If actors Ewan McGregor and Charley Boorman had been able to take the incredibly light CCM GP450 Adventure motorcycle to make their legendary Long Way Round series of TV travel documentaries, they might have spent more time riding through the roughest parts east around the northern hemisphere and south to Cape Town, and less time pushing and picking up their massive BMW GS Adventures.
The trend toward smaller displacement machines, which has Japanese sportbikes now coming in the 125-320cc range and Harley-Davidson making a 500cc cruiser, has finally arrived in the adventure-bike segment with the GP450 Adventure.
It launched in Europe in early 2016, came to Canada late this summer and can go places and do things most other bikes bold enough to carry the “adventure” moniker can accomplish only in marketing imagery.
Adventure bikes are a compromise between off-road capability and touring comfort. In the GP450, that compromise happens across the horizontal centre of the bike. On top, it’s all touring bike, with a wide, comfortable seat, luggage capacity, large gas tank and small windscreen. Down below, it’s all dirt bike, with spoked wheels, the same suspension components favoured by the top European dirt-bike brands and an engine from BMW’s only dedicated off-roader, the short-lived G450X.
The long-travel suspension soaks up rocks, roots and whoops on the trail but keeps things stable on the road. The seat is wide and supportive for long hauls, but narrows at the front to provide a comfortable stand-up position off-road. The liquid-cooled single-cylinder 450cc engine is light enough to keep things nimble in tight and loose terrain, modern enough to deliver highway-capable power and detuned enough to allow for civil 8,000-kilometre intervals for oil changes and other service.
Its real trick, however, is the overall weight of the bike, kept remarkably low thanks to a unique frame that consists of 15 individually machined pieces of aluminum that snap together like a puzzle before being bolted and heat-adhered in a technique that’s considerably stronger than welding. At just 125 kilograms, it’s in the weight class of dedicated 450cc off-roaders and less than half the weight of the dominant adventure-class 700cc-1200cc bikes.
With a $13,499 base price, it’s good value given the quality: BMW-engineered motor, Brembo brakes front and back; WP forks and Tractive shock adjustable for rebound and compression; two suspension-height and two seat-height options giving a 10-centimetre range in saddle height; and a 20-litre fuel capacity.
You can buy a Japanese-brand single-cylinder dual sport such as the Suzuki DR-Z400S or Kawasaki KLR650 for about half the price and spend your way beyond $13,499 upgrading components to try to come close, but you’ll still end up with something less capable and 23- to 46-plus kilograms heavier.
On the road
At highway speeds, it’s as tolerable as any single-cylinder dual sport, and surprisingly stable given its feather weight. The plush seat and small windscreen make it possible to sustain 100-plus km/h for hours, or you can push it to its max speed of 140ish for a teeth-gritting thrill. But it’s not a freeway cruiser.
It’s more at home on back roads, leaning deeply into bends with no need to slow down on gravel. In city gridlock, the tall, upright riding position gives a good view over traffic and it’s easy to flick between lanes and thread a car-beating route.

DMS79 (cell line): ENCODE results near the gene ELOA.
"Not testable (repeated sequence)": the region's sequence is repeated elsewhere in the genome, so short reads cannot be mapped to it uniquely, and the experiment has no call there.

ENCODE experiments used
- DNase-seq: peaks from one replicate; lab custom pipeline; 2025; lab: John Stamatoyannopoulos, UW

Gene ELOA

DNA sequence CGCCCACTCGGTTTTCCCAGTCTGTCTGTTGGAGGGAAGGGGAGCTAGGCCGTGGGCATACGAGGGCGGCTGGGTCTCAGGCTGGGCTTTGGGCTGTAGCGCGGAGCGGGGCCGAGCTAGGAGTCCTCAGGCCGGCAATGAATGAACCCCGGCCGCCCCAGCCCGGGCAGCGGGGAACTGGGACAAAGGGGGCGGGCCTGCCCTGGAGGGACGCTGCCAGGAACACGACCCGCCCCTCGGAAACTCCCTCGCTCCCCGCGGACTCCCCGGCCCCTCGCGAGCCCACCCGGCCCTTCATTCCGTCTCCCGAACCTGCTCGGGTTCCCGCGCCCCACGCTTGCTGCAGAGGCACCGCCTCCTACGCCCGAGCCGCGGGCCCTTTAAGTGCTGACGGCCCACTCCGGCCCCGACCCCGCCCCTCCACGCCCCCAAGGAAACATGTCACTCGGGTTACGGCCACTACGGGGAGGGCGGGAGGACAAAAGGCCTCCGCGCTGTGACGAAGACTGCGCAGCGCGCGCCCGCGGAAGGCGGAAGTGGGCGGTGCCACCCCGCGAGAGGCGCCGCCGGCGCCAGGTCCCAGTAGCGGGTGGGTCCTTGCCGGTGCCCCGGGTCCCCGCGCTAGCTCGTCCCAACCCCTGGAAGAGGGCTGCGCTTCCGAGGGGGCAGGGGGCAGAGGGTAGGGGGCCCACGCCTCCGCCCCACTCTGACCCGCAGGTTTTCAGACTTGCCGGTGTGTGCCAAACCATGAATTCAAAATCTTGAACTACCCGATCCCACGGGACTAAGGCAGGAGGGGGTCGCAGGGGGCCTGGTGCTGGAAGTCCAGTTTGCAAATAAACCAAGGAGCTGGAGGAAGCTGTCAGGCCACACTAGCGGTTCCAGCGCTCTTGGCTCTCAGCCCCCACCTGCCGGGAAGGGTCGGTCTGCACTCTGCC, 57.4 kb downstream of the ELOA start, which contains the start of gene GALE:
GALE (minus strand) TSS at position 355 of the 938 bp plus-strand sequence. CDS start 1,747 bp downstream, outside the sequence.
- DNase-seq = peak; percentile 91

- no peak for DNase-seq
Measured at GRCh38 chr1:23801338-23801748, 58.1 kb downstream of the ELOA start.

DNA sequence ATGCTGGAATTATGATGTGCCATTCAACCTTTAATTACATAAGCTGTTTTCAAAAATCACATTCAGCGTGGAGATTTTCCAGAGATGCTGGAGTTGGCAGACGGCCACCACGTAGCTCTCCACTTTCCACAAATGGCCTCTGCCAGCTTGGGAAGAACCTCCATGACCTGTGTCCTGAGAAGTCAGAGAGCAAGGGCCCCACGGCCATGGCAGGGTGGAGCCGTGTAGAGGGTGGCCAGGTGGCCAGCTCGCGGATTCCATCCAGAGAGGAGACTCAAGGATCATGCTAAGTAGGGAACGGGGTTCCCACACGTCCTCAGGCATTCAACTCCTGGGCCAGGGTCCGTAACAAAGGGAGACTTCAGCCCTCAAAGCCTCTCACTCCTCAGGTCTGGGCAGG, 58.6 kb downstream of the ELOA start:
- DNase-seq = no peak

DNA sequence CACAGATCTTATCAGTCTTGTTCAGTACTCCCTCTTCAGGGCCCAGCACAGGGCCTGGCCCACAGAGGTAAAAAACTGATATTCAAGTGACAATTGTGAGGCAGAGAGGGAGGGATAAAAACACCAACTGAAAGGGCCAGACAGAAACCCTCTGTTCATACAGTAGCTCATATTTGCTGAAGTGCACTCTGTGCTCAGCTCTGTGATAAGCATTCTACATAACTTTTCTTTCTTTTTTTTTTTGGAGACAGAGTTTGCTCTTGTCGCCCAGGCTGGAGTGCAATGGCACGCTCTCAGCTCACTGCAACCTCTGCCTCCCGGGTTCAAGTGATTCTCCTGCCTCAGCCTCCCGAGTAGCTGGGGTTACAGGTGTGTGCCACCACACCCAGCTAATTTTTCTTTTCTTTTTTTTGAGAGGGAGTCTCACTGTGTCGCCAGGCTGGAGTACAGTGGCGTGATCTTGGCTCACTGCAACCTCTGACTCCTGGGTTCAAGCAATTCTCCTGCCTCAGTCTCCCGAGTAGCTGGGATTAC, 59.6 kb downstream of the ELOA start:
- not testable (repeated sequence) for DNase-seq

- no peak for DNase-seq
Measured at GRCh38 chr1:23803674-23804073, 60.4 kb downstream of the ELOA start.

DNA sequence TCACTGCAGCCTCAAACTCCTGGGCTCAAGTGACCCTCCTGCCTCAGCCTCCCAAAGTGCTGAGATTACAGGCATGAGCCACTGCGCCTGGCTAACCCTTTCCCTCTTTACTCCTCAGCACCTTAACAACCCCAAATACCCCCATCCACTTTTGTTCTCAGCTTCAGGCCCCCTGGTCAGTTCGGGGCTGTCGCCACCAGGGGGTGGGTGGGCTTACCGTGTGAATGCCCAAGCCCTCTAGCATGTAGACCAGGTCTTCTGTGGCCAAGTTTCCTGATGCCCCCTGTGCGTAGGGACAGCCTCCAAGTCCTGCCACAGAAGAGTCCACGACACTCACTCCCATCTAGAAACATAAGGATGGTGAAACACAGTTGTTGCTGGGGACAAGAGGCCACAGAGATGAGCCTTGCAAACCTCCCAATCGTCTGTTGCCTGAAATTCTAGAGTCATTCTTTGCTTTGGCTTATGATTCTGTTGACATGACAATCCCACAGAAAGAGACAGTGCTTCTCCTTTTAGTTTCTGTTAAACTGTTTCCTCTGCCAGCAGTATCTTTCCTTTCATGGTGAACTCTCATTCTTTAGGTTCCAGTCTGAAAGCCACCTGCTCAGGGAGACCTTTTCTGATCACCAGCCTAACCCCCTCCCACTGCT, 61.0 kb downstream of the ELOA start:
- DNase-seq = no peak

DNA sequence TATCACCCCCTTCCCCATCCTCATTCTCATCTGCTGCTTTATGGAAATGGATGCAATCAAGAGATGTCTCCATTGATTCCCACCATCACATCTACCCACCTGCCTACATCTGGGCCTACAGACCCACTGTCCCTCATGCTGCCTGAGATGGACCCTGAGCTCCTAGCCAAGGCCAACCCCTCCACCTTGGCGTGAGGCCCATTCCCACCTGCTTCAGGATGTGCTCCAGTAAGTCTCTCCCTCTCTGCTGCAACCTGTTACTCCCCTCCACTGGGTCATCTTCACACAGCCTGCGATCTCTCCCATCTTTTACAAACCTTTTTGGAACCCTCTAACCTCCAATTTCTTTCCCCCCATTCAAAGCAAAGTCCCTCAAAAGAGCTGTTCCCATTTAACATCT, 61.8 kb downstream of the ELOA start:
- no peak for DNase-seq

If gravel rural roads are as adventurous as you’ll get, the GP450 RS version comes with stiffer suspension, a larger front brake rotor, a second-set of 17-inch wheels and other upgrades to turn it into a supermotard for $16,999.
In the dirt
With styling borrowed from Dakar rally racers, the CCM looks most at home off the roads and in the trails. And it is. There’s a nice narrow pocket between the widest area of the saddle and the flair of the gas tank to stand comfortably and grip the bike with your knees when the going gets rough. The 24-plus centimetres of suspension travel front and back easily handle rocks, roots, logs and whoops and keep the rear tire planted to tractor over obstacles and up hill climbs.
In first and second gear, you can thread your way through single-track until your arms give out, and stretch it out in third when the trail opens up. The only part of this bike that will let you down when the going get rough are the street-biased tires that come standard – which would be the first upgrade should off-road adventure be calling. There’s also an aluminum bashplate and hand guards in the accessory catalogue.
For the long haul
Adventure travel is the epitome of adventure biking. While around-the-world riders and dreamers love to debate the merits of one bike over another, the consensus is that smaller is better if you’re off the beaten path.
When the going got rough for McGregor and Boorman in Mongolia, they had to push, paddle and pick up their fallen BWMs several times. Their cameraman sailed past, meanwhile, on a Russian-made 350cc loaded with all his luggage because his BMW needed repairs.
The GP450 is already travel-worthy with a long-distance fuel tank and 194-kilogram payload capacity (25 kilograms less than the BMW R1200GS Adventure). The GP450S version adds luggage frames, soft bags, engine protection and other upgrades for $16,499. There’s even a full crate available to get it to where the adventure begins.
Once the reliability of the GP450 has been proven and they become available on the used market to attract the budget-minded traveler, we’ll see if it’s really up to the challenge of going the long way to wherever.
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